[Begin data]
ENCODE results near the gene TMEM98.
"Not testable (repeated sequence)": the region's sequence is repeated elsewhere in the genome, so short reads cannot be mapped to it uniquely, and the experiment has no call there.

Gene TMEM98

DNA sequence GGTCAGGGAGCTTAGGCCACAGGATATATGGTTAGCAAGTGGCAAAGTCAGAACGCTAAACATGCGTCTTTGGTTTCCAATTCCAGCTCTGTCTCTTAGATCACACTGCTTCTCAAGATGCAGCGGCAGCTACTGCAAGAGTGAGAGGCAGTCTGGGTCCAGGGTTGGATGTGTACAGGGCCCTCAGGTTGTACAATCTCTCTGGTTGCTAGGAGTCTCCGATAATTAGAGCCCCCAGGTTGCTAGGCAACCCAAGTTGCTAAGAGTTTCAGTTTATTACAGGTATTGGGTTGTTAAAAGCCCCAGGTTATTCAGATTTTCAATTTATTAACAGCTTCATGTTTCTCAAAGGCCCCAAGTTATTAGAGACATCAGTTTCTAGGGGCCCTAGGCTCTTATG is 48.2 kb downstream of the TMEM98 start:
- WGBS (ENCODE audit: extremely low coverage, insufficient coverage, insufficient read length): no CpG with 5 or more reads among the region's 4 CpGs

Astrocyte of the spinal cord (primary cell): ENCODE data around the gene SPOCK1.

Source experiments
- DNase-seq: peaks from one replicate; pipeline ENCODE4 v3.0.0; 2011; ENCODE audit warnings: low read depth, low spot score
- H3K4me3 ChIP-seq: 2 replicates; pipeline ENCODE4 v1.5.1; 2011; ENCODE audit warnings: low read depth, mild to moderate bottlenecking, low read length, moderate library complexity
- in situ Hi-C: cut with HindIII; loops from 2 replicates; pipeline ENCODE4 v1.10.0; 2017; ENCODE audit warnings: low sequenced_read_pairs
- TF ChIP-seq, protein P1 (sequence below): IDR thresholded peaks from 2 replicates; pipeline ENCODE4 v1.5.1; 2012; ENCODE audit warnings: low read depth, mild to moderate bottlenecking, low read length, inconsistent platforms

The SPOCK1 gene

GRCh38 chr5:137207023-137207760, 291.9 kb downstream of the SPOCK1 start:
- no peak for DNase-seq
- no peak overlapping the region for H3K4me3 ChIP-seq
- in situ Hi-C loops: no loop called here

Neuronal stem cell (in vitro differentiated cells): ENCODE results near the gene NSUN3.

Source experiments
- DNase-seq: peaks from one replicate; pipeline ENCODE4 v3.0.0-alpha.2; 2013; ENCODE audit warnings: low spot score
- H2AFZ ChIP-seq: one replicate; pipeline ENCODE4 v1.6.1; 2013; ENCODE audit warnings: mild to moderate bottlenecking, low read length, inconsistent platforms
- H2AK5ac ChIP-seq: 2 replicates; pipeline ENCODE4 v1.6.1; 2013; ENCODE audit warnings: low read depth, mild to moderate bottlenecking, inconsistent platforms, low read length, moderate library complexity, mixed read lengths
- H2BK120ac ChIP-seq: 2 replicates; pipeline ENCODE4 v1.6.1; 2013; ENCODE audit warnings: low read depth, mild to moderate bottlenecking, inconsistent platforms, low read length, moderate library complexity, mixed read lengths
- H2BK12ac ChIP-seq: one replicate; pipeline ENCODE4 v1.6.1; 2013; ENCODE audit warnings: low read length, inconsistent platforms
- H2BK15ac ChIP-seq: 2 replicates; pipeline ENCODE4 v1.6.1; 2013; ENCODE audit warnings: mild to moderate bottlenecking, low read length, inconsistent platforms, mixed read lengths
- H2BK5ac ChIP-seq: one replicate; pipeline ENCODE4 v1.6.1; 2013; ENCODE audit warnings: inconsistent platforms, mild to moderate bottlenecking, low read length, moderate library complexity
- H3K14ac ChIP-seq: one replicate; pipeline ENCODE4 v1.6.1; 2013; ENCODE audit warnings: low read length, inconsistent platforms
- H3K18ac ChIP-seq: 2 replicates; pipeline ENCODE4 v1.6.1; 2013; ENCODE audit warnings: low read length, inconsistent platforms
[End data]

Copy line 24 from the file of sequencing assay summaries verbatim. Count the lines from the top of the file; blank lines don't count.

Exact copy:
- H2BK15ac ChIP-seq: 2 replicates; pipeline ENCODE4 v1.6.1; 2013; ENCODE audit warnings: mild to moderate bottlenecking, low read length, inconsistent platforms, mixed read lengths